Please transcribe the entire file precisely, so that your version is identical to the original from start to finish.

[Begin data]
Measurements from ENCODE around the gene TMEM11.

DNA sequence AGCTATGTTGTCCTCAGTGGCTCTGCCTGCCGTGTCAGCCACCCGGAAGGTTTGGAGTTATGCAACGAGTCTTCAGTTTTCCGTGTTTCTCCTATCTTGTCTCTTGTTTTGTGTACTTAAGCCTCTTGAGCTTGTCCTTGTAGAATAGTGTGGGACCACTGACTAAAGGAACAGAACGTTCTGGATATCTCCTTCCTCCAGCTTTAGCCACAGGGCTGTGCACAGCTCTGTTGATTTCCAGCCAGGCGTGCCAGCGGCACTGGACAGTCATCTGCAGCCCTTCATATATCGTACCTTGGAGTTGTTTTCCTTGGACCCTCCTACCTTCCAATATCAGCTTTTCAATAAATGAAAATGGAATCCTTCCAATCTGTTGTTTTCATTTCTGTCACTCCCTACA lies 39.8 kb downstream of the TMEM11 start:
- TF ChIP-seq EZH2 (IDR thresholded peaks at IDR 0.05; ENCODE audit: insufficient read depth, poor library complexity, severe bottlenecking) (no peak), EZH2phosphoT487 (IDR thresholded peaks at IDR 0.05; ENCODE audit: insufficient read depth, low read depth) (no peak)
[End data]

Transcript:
Measurements from ENCODE around the gene TMEM11.

DNA sequence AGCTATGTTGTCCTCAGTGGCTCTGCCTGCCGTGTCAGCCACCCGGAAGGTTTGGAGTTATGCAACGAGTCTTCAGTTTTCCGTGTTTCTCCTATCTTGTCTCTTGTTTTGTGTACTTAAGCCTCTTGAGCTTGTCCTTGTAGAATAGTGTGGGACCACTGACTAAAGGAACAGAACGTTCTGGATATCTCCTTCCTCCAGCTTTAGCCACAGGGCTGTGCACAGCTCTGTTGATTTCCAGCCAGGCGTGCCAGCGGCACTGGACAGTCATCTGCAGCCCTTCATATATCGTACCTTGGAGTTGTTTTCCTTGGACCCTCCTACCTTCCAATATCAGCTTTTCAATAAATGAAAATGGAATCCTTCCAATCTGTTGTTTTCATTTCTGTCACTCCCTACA lies 39.8 kb downstream of the TMEM11 start:
- TF ChIP-seq EZH2 (IDR thresholded peaks at IDR 0.05; ENCODE audit: insufficient read depth, poor library complexity, severe bottlenecking) (no peak), EZH2phosphoT487 (IDR thresholded peaks at IDR 0.05; ENCODE audit: insufficient read depth, low read depth) (no peak)